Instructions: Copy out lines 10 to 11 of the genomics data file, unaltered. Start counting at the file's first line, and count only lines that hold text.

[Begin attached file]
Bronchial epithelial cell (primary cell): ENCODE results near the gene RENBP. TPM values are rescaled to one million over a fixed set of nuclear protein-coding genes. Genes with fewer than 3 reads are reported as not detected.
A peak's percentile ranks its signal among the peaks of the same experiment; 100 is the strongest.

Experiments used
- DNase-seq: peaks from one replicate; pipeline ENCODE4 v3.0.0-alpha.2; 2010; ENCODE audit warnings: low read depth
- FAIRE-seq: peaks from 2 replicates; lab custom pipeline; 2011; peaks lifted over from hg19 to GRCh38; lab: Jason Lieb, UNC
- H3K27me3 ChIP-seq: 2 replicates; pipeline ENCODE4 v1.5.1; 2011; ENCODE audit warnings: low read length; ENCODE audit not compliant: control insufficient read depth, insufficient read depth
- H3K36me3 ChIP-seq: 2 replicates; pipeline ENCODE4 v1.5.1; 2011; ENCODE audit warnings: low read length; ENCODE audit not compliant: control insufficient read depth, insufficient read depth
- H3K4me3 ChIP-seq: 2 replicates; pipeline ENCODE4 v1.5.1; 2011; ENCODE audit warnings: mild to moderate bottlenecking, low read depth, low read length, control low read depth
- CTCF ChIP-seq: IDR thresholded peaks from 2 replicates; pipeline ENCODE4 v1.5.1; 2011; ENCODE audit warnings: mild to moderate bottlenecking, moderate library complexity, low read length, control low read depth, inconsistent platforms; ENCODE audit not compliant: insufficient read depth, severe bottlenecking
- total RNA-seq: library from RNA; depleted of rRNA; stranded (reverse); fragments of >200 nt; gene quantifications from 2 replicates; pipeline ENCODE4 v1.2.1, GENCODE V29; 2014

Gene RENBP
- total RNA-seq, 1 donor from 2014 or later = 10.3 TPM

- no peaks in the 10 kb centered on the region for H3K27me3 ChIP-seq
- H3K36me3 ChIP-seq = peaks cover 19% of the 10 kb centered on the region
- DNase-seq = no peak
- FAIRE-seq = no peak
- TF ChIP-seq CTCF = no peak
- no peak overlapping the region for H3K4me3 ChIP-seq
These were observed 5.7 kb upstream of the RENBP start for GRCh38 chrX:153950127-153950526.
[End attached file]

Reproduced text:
- total RNA-seq: library from RNA; depleted of rRNA; stranded (reverse); fragments of >200 nt; gene quantifications from 2 replicates; pipeline ENCODE4 v1.2.1, GENCODE V29; 2014

Gene RENBP